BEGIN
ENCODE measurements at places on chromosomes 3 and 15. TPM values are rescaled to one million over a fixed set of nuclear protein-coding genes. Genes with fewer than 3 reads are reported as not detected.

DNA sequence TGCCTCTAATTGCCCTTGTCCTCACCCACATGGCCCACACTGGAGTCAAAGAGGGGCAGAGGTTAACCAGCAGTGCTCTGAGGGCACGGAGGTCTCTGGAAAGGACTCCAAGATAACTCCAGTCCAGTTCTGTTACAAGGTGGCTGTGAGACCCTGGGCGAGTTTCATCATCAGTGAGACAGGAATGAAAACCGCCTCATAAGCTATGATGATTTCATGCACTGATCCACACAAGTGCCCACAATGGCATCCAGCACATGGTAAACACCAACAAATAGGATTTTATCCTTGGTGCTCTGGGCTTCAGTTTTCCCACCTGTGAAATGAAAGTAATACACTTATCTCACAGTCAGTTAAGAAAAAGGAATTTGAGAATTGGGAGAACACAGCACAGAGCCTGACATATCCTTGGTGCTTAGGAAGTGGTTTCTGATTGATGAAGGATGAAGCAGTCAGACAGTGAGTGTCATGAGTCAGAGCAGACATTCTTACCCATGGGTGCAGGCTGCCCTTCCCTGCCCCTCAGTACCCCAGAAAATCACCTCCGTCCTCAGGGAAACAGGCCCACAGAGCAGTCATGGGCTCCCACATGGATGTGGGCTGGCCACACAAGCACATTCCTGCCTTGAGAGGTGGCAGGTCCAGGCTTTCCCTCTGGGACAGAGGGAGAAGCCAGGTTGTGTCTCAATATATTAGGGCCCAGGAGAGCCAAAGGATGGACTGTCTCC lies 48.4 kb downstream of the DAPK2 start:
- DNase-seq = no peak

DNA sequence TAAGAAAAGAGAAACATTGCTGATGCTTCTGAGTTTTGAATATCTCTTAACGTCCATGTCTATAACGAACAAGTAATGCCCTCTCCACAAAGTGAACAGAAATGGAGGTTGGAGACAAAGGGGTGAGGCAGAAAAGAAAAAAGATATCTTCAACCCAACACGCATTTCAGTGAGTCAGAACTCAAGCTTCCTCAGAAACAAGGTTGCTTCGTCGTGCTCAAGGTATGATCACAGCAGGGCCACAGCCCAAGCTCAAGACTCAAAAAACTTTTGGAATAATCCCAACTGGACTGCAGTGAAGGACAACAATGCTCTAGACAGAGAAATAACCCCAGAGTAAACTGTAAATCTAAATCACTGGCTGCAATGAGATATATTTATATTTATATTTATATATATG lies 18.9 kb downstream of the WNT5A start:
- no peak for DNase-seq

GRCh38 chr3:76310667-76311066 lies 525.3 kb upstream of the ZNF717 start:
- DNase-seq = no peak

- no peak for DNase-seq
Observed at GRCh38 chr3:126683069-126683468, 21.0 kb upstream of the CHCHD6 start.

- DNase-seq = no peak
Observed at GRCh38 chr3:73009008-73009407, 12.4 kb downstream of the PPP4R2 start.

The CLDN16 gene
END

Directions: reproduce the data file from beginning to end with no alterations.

ENCODE measurements at places on chromosomes 3 and 15. TPM values are rescaled to one million over a fixed set of nuclear protein-coding genes. Genes with fewer than 3 reads are reported as not detected.

DNA sequence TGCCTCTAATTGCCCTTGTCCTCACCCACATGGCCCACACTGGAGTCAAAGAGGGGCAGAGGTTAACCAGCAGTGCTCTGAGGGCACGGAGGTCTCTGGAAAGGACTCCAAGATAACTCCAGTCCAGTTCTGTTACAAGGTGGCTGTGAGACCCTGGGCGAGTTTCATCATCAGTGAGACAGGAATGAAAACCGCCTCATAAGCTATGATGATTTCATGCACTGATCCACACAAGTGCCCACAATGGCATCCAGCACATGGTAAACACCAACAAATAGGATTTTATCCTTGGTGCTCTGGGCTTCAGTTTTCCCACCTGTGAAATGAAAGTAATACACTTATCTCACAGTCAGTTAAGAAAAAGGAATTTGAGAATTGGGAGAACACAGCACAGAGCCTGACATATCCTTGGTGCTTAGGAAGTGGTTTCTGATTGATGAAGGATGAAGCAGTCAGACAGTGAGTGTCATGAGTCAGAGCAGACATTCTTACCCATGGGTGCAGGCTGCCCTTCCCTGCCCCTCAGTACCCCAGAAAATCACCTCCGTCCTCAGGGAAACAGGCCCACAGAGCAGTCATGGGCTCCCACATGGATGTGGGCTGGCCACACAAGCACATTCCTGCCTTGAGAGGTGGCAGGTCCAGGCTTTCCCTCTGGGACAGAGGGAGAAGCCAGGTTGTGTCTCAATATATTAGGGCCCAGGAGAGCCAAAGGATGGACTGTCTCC lies 48.4 kb downstream of the DAPK2 start:
- DNase-seq = no peak

DNA sequence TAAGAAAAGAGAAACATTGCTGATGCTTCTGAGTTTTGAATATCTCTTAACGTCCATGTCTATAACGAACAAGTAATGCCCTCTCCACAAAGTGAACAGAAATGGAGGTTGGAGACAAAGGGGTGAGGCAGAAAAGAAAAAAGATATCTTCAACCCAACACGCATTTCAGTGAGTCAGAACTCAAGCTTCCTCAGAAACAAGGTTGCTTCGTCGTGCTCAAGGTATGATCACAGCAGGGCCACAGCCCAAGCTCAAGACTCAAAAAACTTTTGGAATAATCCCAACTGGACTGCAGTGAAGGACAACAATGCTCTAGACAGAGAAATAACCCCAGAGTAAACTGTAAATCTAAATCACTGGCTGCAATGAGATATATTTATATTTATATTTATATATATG lies 18.9 kb downstream of the WNT5A start:
- no peak for DNase-seq

GRCh38 chr3:76310667-76311066 lies 525.3 kb upstream of the ZNF717 start:
- DNase-seq = no peak

- no peak for DNase-seq
Observed at GRCh38 chr3:126683069-126683468, 21.0 kb upstream of the CHCHD6 start.

- DNase-seq = no peak
Observed at GRCh38 chr3:73009008-73009407, 12.4 kb downstream of the PPP4R2 start.

The CLDN16 gene